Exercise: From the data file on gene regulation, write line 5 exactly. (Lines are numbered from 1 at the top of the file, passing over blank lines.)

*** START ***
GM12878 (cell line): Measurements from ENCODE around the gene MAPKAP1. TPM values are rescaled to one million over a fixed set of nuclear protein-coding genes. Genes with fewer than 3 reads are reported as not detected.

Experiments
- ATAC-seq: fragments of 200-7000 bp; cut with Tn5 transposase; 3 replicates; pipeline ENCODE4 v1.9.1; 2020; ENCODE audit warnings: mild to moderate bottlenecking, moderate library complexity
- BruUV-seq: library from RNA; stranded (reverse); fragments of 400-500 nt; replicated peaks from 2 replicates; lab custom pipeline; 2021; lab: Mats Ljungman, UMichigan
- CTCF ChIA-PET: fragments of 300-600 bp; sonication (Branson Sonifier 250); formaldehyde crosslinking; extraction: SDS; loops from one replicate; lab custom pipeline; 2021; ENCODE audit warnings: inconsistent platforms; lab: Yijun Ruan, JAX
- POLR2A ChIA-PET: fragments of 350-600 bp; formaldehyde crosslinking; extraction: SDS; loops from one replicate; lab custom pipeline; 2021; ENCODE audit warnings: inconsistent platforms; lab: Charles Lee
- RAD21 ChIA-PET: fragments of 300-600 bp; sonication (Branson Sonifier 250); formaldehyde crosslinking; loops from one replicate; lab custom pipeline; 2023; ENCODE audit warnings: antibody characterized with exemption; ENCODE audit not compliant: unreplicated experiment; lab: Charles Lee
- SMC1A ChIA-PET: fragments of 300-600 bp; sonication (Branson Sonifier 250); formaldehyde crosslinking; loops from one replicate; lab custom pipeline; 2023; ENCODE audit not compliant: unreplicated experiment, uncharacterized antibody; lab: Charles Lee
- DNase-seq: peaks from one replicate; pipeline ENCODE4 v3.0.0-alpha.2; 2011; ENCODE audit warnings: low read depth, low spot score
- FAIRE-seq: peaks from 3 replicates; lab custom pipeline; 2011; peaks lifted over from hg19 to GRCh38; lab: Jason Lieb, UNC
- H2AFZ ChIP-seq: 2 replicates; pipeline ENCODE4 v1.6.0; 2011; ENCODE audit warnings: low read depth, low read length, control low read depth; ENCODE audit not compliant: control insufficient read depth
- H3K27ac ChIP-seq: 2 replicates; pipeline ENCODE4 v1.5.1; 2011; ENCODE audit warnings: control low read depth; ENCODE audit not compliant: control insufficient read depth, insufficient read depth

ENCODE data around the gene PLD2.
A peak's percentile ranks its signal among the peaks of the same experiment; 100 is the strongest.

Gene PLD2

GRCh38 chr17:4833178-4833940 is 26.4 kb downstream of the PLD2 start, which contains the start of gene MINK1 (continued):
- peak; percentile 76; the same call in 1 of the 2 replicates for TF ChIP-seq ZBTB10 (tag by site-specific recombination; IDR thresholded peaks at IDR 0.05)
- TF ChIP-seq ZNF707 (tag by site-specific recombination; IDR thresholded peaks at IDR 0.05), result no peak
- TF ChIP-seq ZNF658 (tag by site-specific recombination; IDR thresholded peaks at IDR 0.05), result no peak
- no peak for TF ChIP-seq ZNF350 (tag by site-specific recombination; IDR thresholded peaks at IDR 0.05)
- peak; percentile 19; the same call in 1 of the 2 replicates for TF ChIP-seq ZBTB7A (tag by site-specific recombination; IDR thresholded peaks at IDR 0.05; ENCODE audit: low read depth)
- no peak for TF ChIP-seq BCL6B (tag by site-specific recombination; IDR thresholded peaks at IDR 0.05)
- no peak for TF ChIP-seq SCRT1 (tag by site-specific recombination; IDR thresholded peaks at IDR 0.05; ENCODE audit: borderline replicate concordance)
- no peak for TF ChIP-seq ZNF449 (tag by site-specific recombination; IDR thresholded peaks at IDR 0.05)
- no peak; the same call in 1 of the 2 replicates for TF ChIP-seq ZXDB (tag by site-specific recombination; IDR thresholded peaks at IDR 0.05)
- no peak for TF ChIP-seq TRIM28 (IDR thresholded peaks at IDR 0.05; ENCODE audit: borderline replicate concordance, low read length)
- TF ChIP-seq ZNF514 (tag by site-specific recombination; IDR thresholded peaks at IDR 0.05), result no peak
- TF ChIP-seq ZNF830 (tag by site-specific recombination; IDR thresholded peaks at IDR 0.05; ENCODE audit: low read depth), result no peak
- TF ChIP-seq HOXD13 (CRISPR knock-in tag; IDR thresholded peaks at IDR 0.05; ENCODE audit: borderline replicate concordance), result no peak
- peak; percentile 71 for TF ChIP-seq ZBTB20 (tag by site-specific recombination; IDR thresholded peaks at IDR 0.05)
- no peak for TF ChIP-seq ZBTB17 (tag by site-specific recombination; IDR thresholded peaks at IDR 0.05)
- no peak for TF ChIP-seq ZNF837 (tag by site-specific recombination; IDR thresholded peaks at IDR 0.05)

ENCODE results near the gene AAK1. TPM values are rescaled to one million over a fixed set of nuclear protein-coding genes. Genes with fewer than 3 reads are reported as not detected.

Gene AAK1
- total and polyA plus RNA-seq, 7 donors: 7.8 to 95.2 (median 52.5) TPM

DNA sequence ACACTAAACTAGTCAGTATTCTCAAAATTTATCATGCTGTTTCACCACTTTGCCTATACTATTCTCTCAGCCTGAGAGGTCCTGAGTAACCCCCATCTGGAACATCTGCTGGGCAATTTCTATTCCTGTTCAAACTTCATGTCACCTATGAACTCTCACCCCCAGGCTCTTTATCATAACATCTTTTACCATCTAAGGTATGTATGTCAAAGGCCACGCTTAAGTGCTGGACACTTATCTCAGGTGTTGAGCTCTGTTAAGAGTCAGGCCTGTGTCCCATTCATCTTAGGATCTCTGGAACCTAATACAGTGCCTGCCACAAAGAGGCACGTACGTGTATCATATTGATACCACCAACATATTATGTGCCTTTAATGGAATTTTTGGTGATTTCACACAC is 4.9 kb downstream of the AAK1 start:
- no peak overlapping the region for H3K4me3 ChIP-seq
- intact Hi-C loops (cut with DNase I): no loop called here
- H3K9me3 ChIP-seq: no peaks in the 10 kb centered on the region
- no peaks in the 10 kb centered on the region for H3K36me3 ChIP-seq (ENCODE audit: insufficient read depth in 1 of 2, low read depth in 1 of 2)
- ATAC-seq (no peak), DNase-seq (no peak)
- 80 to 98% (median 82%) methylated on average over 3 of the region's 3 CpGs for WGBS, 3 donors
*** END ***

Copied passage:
- CTCF ChIA-PET: fragments of 300-600 bp; sonication (Branson Sonifier 250); formaldehyde crosslinking; extraction: SDS; loops from one replicate; lab custom pipeline; 2021; ENCODE audit warnings: inconsistent platforms; lab: Yijun Ruan, JAX